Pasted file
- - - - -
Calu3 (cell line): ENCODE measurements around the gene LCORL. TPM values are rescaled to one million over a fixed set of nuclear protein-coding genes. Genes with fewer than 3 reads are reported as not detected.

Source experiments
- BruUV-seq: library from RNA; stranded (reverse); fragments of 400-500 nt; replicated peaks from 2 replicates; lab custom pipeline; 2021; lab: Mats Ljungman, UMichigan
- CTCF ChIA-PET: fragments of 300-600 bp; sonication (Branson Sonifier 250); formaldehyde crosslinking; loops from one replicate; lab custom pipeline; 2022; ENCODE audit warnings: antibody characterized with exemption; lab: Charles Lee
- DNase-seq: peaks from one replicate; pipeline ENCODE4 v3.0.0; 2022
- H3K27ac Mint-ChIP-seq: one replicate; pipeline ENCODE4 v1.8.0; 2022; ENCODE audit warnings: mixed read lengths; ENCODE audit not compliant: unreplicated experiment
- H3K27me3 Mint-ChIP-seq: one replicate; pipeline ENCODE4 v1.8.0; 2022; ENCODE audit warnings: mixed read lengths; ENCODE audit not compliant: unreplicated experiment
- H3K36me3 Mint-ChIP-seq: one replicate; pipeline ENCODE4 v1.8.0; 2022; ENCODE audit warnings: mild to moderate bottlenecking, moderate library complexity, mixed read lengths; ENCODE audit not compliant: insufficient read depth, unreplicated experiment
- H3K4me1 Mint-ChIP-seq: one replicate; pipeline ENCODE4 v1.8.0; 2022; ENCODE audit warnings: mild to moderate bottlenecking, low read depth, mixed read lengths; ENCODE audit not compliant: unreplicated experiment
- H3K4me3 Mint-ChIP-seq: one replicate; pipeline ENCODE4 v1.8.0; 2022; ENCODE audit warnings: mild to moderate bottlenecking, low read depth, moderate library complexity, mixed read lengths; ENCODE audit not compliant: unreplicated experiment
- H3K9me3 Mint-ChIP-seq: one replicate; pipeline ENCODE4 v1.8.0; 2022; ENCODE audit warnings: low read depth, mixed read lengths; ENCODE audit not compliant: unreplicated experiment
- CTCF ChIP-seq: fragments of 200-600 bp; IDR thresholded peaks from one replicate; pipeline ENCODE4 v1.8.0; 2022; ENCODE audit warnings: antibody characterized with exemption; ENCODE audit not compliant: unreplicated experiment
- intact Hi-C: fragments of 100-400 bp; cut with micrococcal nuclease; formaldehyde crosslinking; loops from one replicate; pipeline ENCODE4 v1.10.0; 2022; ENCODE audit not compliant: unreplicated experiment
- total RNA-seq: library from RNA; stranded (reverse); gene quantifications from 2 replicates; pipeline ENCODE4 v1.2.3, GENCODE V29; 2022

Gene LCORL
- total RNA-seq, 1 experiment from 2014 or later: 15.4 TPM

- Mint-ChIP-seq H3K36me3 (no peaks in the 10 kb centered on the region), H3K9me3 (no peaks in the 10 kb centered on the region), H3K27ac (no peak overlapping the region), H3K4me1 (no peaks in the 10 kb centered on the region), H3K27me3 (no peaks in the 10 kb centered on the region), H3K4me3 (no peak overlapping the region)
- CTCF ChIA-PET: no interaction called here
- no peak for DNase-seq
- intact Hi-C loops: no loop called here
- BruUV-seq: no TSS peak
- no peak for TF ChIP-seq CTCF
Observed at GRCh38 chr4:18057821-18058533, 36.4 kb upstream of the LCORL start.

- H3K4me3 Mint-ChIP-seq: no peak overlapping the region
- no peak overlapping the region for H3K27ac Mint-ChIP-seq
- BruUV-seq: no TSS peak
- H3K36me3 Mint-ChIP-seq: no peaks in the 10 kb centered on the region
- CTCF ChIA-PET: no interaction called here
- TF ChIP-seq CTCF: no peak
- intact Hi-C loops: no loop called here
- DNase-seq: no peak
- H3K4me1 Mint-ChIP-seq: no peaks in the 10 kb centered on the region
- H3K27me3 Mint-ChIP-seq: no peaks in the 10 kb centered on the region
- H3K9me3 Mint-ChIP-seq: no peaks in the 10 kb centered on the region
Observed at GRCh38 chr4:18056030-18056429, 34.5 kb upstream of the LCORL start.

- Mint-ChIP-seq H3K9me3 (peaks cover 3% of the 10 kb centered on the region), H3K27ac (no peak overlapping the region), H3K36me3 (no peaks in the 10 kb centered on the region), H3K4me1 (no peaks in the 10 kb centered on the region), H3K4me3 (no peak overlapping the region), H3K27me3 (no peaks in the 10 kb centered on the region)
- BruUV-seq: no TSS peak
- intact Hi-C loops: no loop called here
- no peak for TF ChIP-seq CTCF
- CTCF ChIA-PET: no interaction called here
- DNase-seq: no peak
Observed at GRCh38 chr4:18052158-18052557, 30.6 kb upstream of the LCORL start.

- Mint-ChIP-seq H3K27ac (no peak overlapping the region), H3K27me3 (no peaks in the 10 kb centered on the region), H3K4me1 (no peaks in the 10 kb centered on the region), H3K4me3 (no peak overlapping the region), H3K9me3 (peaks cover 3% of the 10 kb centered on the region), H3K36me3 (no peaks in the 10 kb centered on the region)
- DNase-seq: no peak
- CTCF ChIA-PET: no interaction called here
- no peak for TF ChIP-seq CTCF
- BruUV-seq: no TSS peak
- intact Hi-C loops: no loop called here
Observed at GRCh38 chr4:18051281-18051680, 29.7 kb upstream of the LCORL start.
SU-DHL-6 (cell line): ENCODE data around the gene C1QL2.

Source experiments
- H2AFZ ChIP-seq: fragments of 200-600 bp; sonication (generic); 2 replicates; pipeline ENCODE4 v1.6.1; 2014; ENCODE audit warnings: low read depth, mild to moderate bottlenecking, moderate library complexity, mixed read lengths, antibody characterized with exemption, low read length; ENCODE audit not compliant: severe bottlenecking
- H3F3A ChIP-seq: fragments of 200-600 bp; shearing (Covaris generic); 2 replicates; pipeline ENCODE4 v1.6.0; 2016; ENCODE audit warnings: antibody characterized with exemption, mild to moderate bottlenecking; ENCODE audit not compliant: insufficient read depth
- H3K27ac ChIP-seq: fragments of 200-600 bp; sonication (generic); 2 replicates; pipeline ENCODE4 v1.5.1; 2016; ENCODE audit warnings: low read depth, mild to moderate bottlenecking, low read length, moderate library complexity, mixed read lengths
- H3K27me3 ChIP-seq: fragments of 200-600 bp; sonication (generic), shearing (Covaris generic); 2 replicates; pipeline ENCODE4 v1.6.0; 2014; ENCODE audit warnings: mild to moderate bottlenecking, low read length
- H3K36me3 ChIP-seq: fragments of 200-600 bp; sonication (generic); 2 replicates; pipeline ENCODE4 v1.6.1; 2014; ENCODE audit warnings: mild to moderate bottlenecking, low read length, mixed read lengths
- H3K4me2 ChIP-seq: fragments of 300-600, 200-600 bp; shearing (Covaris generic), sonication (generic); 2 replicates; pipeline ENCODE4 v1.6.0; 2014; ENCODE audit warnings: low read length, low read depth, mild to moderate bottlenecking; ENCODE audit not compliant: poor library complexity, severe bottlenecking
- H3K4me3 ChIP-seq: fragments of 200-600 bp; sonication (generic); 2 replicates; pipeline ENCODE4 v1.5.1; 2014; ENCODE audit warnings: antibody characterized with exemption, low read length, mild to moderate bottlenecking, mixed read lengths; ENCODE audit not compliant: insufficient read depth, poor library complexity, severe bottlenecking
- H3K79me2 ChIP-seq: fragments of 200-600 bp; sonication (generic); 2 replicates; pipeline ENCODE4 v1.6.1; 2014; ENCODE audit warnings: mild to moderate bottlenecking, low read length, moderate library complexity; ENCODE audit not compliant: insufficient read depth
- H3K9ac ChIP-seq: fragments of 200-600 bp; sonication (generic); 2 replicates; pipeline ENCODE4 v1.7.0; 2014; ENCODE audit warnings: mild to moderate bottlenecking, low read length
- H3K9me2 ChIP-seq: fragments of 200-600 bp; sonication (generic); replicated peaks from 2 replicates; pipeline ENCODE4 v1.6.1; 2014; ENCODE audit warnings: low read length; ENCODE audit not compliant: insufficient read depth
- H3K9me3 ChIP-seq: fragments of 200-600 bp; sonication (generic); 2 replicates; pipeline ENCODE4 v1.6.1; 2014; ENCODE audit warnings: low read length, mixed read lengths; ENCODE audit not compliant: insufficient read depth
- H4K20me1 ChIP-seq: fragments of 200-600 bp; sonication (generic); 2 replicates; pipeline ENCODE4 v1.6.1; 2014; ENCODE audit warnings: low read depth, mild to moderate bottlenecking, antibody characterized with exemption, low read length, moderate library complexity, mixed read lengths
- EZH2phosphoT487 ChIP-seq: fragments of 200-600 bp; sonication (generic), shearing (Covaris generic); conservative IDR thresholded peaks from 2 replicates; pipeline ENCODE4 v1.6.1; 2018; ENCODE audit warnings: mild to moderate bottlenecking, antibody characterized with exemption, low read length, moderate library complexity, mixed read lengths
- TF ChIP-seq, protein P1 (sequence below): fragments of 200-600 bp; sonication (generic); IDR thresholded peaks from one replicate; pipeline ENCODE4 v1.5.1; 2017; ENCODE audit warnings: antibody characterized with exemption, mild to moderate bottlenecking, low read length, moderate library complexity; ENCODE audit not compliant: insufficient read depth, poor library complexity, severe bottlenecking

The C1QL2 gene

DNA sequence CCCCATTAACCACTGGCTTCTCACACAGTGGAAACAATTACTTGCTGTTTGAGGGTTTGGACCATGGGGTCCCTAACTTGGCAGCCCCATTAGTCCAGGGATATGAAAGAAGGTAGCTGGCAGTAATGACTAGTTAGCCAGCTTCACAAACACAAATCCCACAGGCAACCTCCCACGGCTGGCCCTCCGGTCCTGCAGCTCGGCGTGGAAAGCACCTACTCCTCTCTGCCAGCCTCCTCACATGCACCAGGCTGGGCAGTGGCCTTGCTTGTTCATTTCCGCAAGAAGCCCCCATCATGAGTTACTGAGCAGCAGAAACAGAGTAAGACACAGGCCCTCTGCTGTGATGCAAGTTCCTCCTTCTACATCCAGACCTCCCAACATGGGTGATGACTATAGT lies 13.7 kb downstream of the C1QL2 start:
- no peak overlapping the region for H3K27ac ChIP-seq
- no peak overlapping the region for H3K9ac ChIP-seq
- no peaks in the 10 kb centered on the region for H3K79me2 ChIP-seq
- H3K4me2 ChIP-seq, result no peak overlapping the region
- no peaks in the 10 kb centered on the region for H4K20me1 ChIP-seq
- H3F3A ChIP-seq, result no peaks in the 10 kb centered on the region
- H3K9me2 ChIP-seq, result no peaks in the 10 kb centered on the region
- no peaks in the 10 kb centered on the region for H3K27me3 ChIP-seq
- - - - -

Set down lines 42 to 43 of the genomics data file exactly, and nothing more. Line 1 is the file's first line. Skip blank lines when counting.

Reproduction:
Observed at GRCh38 chr4:18052158-18052557, 30.6 kb upstream of the LCORL start.

- Mint-ChIP-seq H3K27ac (no peak overlapping the region), H3K27me3 (no peaks in the 10 kb centered on the region), H3K4me1 (no peaks in the 10 kb centered on the region), H3K4me3 (no peak overlapping the region), H3K9me3 (peaks cover 3% of the 10 kb centered on the region), H3K36me3 (no peaks in the 10 kb centered on the region)